It will not be one of the top five PC makers within the next few years, but with luck and hard work, it could fulfil its modest aim of being in the top 10 - after all, there are not that many contenders for the top slots and some of Toshiba's tier-two rivals are struggling.
Toshiba's attitude so far has seemed rather laid back, but it knows it must try harder. When asked how easy it has been to compete with established desktop brands such as Compaq and Dell, Clarke replies: 'It's as easy as it is for them to compete with us in the notebook market.'
Which, as anyone from Compaq or Dell will tell you, is not very easy at all.
THE NEXT GENERATION
After the lukewarm reception that greeted its first generation of desktop PCs, the Equium 5000 and 6000 ranges, Toshiba revamped the design and launched the Equium 7000 series in April.
Features of the Equium 7000 range, which is split into the 7000S slimline and 7000D full-sized casings, include:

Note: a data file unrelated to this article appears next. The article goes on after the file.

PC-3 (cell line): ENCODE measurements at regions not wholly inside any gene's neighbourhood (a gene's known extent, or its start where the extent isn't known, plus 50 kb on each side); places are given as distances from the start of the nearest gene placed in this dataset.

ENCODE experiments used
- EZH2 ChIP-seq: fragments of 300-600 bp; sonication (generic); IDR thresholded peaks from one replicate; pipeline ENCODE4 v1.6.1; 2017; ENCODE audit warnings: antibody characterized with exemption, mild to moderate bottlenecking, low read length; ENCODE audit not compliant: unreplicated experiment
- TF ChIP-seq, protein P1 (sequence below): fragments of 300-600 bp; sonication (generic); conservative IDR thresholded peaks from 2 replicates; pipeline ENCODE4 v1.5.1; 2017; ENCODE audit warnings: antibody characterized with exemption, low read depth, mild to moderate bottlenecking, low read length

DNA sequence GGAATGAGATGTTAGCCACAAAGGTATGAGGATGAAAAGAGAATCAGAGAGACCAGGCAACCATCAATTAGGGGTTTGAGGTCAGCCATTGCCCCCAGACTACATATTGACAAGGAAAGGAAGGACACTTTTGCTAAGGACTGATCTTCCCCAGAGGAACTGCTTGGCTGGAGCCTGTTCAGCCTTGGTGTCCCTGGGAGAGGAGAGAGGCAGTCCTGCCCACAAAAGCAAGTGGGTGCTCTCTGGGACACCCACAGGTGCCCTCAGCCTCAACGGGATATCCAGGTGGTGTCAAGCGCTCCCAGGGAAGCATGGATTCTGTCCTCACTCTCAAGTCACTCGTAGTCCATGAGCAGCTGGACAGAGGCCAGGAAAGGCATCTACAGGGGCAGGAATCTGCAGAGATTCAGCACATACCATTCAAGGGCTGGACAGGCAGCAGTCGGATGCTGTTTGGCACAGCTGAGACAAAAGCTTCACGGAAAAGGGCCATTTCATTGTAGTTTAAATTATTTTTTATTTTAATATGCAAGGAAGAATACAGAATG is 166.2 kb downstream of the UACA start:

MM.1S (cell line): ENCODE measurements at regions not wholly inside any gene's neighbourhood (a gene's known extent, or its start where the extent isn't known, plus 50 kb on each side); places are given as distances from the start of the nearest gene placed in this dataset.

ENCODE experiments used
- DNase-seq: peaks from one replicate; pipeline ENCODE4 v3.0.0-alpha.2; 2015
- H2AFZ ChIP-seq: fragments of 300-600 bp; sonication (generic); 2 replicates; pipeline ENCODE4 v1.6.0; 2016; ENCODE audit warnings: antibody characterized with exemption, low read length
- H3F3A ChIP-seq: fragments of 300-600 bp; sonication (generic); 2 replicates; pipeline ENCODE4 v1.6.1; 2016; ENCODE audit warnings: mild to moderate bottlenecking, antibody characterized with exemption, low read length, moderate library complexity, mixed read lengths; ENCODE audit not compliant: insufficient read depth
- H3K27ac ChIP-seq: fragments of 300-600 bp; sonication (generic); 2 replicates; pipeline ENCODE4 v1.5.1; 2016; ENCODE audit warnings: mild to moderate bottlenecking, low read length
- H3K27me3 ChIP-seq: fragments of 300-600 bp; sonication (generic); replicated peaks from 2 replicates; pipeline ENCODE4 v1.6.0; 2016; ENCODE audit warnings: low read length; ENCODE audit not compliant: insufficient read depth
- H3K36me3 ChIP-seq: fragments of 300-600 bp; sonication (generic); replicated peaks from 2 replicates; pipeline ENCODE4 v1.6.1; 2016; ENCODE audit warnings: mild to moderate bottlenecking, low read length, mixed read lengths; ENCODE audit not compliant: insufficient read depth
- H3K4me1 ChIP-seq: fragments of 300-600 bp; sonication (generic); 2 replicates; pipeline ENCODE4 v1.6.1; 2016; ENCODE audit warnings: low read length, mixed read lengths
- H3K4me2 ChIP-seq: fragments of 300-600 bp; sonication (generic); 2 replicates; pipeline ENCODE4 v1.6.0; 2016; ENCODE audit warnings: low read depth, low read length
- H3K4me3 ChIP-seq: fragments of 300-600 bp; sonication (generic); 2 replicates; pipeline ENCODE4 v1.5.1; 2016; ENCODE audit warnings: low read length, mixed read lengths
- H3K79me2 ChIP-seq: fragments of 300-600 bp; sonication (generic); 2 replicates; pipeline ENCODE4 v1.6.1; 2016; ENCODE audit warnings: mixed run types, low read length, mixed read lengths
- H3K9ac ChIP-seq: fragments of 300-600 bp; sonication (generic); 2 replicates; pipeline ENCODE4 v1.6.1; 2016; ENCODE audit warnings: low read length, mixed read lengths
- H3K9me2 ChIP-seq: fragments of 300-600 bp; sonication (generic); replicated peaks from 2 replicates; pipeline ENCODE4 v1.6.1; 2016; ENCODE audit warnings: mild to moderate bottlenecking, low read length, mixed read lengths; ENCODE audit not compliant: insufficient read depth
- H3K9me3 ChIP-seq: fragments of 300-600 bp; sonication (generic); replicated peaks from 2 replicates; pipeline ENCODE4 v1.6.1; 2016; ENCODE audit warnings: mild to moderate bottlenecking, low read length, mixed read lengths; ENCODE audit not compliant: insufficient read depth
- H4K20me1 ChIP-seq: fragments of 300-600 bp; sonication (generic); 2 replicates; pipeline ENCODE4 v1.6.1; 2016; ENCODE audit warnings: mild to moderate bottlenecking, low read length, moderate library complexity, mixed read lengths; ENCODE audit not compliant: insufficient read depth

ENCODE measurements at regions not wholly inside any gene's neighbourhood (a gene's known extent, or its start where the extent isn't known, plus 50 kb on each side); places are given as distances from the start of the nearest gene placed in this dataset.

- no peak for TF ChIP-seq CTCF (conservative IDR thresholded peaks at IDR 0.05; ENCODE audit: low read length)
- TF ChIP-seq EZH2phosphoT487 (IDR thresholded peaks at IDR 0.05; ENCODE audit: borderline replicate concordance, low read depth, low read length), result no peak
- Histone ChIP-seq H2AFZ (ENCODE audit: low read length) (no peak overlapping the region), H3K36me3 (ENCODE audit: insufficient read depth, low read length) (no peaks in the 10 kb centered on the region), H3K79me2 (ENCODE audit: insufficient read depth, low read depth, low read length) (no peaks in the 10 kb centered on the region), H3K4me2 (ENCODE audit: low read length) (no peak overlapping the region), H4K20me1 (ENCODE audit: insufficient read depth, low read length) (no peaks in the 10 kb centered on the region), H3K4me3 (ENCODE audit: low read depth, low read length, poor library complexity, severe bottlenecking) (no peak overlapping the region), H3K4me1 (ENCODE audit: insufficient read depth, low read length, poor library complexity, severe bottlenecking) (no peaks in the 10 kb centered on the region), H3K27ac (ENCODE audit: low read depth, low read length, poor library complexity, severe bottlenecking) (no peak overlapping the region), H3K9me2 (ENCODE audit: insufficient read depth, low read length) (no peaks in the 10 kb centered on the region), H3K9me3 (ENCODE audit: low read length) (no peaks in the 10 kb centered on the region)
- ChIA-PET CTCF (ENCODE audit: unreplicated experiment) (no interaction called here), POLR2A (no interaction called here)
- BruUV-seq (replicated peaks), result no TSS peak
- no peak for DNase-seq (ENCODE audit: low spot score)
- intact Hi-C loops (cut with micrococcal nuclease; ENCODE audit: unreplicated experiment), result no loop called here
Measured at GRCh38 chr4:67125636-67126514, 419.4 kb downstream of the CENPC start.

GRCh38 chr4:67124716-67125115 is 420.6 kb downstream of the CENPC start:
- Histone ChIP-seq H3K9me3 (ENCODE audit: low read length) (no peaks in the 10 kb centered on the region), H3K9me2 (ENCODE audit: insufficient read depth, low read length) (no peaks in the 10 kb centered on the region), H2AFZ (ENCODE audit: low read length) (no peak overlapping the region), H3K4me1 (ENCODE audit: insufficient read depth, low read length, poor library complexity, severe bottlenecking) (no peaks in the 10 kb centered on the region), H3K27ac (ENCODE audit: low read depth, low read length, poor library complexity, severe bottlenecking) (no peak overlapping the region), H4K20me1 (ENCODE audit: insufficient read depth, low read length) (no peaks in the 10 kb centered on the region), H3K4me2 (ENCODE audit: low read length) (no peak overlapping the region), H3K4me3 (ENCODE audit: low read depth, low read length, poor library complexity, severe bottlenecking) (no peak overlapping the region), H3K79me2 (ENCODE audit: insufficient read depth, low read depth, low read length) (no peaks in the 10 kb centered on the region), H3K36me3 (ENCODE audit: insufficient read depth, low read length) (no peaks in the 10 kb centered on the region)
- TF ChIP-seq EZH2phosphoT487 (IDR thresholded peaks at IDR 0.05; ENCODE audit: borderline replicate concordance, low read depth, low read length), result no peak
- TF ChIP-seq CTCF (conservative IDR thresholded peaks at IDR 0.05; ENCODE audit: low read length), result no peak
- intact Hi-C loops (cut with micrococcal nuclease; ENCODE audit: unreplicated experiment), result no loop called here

- A single NLX-based component architecture across the range for ease of evaluation and maintenance
- An instant access panel - a side opening door on the system unit which enables upgrades and audits to be done more efficiently and makes it easier for resellers to customise systems before shipment
- A management software bundle, including DMI compliance, Intel LANDesk Client Manager, Wake-on-LAN, ACPI and Toshiba Secure Sleep for user security and remote administration and configuration
- More distinctive Toshiba styling
- Three-year, on-site warranty.